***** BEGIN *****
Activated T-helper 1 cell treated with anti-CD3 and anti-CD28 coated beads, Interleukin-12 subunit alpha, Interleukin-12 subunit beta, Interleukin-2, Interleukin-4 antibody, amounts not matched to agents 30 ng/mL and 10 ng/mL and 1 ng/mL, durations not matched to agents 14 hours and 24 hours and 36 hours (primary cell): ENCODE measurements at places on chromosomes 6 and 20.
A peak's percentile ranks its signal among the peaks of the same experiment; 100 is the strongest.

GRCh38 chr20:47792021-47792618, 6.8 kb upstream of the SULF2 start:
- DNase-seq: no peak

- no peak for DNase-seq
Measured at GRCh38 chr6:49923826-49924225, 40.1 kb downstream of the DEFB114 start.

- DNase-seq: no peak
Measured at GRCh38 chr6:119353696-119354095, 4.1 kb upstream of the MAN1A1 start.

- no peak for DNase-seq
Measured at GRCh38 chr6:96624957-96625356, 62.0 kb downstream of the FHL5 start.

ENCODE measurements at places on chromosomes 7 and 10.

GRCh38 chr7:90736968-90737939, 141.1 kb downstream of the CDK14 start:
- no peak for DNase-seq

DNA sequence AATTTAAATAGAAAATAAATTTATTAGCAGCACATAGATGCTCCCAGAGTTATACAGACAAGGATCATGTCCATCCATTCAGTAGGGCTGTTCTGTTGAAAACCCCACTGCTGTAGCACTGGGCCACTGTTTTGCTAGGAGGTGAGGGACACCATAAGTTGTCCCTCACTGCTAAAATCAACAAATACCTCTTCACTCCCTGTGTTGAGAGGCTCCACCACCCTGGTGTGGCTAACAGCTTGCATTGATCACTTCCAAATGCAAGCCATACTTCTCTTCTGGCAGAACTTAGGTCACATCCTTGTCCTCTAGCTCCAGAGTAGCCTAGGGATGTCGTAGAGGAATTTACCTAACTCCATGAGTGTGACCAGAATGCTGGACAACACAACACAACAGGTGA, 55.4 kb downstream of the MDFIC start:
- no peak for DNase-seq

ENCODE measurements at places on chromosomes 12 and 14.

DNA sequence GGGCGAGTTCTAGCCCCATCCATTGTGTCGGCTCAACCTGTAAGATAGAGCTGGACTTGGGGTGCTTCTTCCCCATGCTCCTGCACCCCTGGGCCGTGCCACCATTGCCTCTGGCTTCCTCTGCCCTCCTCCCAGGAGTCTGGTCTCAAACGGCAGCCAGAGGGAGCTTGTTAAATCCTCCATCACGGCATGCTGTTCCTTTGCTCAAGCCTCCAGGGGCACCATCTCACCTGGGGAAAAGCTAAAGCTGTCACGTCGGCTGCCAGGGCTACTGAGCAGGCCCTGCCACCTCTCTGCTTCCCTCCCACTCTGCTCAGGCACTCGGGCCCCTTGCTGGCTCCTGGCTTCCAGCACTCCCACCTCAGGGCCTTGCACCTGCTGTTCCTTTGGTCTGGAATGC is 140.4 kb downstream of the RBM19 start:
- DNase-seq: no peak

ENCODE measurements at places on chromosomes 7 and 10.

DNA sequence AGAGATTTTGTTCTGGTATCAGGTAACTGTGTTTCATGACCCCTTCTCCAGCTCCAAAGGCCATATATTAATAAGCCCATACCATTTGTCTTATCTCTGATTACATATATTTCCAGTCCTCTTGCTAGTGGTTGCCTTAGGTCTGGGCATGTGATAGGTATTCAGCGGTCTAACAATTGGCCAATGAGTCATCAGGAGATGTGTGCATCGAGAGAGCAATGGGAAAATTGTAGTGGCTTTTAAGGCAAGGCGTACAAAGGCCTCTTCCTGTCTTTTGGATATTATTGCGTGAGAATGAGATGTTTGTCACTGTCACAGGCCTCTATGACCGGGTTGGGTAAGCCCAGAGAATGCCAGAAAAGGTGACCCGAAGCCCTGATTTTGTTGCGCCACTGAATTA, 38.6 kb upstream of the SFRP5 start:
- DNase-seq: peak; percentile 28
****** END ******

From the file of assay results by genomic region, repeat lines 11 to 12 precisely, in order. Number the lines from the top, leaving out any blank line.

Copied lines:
ENCODE measurements at places on chromosomes 7 and 10.

GRCh38 chr7:90736968-90737939, 141.1 kb downstream of the CDK14 start: